A standalone battery can not only cut your bills, but also reduce strain on the grid during peak hours. 

Now the battery basics are out the way, let’s get to the question at hand. 

So, can you run a heat pump on a home battery?

Short answer: yes. 

Heat pumps require electricity to function. So, like any other electrical device in your home, a heat pump can run on electricity from a home battery. 

In fact, due to the amount of electricity they use, it’s even recommended to combine solar PV panels, battery storage, and a heat pump. Research by the Fraunhofer Institute for Solar Systems in Germany shows that this very combination can improve heat pump efficiency and reduce reliance on the grid.

After all, isn’t the whole point of a heat pump to have sustainable heating that lowers your energy bills? A heat pump which draws a load of electricity from the grid is potentially neither green nor cost-effective. 

That being said, there are a few questions you MUST answer if you plan on combining a heat pump with a home battery storage system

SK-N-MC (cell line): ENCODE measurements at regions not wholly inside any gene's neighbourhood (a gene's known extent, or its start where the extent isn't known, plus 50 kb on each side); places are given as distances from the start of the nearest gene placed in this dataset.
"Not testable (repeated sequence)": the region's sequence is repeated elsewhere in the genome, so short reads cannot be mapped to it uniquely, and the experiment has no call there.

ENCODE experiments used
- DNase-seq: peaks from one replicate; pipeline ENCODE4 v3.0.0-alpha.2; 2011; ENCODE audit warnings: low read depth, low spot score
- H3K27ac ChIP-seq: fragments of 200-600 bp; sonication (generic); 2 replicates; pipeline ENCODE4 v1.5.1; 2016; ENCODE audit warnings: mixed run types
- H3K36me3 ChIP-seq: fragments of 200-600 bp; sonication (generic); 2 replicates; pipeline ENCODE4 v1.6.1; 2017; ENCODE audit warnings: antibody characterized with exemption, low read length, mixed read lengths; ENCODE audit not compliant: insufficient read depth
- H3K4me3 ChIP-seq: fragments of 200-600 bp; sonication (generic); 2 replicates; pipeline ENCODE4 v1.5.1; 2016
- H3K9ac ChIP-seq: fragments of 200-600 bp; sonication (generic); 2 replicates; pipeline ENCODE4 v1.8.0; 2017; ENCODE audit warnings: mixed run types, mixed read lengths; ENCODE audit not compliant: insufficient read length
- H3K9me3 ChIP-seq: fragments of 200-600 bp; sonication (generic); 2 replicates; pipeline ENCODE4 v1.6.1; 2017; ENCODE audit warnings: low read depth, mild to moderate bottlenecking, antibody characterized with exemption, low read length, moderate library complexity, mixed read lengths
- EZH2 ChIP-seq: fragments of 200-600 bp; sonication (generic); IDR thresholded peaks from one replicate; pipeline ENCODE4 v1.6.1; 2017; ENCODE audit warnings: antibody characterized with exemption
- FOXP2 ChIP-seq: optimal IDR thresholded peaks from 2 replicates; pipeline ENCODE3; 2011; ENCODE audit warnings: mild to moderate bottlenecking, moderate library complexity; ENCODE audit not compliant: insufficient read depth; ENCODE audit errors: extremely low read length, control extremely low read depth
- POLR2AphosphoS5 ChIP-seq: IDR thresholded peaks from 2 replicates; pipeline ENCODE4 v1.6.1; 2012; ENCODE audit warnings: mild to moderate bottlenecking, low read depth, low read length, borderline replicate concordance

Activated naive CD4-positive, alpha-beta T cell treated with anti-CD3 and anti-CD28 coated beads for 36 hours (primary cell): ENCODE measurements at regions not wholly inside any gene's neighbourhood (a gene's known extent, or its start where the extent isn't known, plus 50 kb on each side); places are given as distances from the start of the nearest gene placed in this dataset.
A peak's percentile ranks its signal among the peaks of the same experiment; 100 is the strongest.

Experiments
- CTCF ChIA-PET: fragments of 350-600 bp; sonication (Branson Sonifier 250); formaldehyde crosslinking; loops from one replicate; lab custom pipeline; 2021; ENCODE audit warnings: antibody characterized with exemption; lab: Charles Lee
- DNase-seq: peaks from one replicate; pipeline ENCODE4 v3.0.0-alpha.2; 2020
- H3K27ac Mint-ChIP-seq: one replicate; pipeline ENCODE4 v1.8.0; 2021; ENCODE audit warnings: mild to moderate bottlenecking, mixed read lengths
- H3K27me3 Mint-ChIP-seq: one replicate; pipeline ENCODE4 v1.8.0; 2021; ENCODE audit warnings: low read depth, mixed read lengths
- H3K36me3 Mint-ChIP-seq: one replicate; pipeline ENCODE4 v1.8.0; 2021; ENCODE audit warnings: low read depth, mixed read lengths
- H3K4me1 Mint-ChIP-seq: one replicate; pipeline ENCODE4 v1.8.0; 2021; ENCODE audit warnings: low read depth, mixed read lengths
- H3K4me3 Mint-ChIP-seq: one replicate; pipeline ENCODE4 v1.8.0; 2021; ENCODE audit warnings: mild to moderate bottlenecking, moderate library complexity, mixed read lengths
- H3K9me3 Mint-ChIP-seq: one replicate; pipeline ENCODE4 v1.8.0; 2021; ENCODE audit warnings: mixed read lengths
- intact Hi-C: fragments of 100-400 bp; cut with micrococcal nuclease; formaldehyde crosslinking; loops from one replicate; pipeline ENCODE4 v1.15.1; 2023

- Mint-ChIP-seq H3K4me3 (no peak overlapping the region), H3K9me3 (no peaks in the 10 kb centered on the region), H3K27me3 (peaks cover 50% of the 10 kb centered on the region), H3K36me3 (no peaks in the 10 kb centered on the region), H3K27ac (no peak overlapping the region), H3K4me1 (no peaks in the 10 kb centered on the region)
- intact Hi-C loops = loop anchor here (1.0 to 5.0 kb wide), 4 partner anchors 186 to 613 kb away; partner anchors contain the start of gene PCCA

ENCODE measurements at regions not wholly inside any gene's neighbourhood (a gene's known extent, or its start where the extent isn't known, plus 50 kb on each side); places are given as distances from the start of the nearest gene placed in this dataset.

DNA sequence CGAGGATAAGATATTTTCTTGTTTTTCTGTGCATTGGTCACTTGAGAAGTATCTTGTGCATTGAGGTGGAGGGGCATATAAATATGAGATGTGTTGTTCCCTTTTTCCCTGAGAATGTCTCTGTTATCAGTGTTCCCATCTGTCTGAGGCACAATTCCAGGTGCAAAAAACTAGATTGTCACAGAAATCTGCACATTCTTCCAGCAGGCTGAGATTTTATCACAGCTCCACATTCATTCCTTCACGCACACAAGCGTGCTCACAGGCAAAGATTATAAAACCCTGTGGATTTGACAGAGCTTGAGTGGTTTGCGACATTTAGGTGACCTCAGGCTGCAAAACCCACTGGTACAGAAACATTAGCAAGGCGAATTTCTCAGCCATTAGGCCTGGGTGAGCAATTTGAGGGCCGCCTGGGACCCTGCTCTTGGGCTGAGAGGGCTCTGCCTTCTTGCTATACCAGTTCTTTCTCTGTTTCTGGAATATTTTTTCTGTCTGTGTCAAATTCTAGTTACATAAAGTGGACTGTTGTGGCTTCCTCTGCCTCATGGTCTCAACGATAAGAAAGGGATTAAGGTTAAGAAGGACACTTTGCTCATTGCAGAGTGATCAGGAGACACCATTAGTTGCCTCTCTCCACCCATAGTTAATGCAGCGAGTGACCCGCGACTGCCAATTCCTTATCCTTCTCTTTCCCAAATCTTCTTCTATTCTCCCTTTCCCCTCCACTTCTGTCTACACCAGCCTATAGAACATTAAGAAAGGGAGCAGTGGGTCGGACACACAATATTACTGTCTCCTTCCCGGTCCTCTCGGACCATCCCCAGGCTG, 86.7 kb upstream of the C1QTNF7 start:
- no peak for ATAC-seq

Let’s delve into them one-by-one. 

(Disclaimer: everybody’s energy needs differ, depending on a whole range of factors. We cannot tell you exactly how to set up your heat pump and home battery combination. We’re just here to give you a few pointers on what you need to pay attention to.)  

What Are The Benefits Of An Air Source Heat Pump?

1. How much electricity does your heat pump use? 

Let’s assume you’re replacing a traditional gas boiler with a heat pump for all your heating needs. 

You need to figure out how much electricity your heat pump will use to produce the equivalent amount of heat as your gas boiler.  

To calculate this figure, you need to know something called the coefficient of performance (COP).